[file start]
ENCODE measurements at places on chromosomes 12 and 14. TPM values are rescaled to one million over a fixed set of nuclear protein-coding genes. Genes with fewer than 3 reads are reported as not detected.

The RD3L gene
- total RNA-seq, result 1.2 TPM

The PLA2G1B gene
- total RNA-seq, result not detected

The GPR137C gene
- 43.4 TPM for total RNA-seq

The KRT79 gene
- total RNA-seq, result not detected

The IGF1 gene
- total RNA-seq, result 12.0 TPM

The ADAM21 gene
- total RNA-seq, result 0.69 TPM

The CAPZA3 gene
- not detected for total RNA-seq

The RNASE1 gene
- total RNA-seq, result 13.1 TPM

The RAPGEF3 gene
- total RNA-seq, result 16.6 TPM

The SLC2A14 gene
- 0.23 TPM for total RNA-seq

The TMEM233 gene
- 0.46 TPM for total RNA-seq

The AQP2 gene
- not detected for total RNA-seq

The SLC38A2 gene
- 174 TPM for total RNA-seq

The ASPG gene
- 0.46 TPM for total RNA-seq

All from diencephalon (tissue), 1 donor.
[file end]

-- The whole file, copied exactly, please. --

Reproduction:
ENCODE measurements at places on chromosomes 12 and 14. TPM values are rescaled to one million over a fixed set of nuclear protein-coding genes. Genes with fewer than 3 reads are reported as not detected.

The RD3L gene
- total RNA-seq, result 1.2 TPM

The PLA2G1B gene
- total RNA-seq, result not detected

The GPR137C gene
- 43.4 TPM for total RNA-seq

The KRT79 gene
- total RNA-seq, result not detected

The IGF1 gene
- total RNA-seq, result 12.0 TPM

The ADAM21 gene
- total RNA-seq, result 0.69 TPM

The CAPZA3 gene
- not detected for total RNA-seq

The RNASE1 gene
- total RNA-seq, result 13.1 TPM

The RAPGEF3 gene
- total RNA-seq, result 16.6 TPM

The SLC2A14 gene
- 0.23 TPM for total RNA-seq

The TMEM233 gene
- 0.46 TPM for total RNA-seq

The AQP2 gene
- not detected for total RNA-seq

The SLC38A2 gene
- 174 TPM for total RNA-seq

The ASPG gene
- 0.46 TPM for total RNA-seq

All from diencephalon (tissue), 1 donor.